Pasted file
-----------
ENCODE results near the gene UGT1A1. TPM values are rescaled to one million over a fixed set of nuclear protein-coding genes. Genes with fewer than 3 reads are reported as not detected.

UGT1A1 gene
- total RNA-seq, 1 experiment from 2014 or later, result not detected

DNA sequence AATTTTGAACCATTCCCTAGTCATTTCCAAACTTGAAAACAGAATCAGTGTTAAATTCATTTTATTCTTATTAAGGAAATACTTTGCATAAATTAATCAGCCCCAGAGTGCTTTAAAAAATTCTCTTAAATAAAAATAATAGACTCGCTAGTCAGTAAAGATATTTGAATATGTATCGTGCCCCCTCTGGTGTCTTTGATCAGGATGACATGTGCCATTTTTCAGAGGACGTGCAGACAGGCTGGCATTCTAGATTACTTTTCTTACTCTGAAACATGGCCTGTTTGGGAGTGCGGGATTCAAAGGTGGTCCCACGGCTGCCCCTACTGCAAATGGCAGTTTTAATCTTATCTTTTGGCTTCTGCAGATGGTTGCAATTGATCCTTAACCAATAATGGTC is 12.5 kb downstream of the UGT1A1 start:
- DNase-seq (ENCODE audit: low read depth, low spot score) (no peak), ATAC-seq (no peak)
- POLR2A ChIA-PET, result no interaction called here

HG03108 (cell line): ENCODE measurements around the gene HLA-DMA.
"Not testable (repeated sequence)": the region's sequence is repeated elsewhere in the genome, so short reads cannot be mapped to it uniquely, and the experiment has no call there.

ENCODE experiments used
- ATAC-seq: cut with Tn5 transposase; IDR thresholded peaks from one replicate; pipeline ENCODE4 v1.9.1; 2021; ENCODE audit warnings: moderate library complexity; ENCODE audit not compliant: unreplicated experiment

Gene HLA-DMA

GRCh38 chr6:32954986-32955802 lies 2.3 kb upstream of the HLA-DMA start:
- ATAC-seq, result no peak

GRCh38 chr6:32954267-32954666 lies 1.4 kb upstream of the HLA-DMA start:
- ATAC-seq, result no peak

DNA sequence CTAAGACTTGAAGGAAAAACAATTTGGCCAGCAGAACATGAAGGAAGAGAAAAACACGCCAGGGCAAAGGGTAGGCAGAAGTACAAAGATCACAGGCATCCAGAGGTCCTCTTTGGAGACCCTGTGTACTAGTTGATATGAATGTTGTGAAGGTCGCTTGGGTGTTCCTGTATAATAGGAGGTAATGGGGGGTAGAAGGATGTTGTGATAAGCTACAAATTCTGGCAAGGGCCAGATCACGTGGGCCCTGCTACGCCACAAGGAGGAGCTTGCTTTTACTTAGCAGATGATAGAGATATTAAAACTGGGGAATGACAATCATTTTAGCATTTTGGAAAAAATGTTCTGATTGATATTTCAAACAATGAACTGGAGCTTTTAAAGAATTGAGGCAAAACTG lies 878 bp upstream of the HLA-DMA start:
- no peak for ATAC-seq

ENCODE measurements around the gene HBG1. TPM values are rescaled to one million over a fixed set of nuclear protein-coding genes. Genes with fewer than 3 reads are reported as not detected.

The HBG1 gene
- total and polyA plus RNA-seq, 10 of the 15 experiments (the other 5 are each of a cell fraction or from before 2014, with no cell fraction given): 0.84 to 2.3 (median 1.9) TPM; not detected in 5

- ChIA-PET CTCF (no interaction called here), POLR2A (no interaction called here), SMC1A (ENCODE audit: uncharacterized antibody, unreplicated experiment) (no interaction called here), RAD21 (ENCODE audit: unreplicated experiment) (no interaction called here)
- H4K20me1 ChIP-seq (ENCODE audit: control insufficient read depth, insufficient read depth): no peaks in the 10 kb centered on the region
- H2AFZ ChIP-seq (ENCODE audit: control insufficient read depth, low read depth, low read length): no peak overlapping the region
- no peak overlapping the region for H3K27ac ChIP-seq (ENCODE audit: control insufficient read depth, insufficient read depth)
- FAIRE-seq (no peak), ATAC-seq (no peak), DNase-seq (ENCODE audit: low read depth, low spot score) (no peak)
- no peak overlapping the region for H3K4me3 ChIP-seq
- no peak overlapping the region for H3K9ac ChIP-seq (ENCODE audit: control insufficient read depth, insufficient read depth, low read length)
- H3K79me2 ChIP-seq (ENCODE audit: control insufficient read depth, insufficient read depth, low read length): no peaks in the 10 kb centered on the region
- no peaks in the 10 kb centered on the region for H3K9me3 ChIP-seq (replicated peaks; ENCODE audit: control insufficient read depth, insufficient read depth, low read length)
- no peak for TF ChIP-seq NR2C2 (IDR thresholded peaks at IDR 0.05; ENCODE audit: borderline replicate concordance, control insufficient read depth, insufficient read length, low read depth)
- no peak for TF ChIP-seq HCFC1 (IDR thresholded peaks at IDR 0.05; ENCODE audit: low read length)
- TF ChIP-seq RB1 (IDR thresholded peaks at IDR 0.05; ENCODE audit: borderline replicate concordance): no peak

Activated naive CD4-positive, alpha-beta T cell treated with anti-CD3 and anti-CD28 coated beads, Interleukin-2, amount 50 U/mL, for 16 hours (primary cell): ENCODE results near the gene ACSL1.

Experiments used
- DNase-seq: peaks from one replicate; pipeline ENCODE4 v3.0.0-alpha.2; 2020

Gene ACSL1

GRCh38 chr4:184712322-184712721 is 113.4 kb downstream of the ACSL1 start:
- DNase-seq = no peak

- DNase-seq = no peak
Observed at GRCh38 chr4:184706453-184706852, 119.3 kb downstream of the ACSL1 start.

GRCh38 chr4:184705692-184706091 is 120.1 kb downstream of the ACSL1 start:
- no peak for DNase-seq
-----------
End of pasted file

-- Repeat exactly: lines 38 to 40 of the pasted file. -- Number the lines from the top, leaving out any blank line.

- DNase-seq = no peak

- DNase-seq = no peak
Observed at GRCh38 chr4:184706453-184706852, 119.3 kb downstream of the ACSL1 start.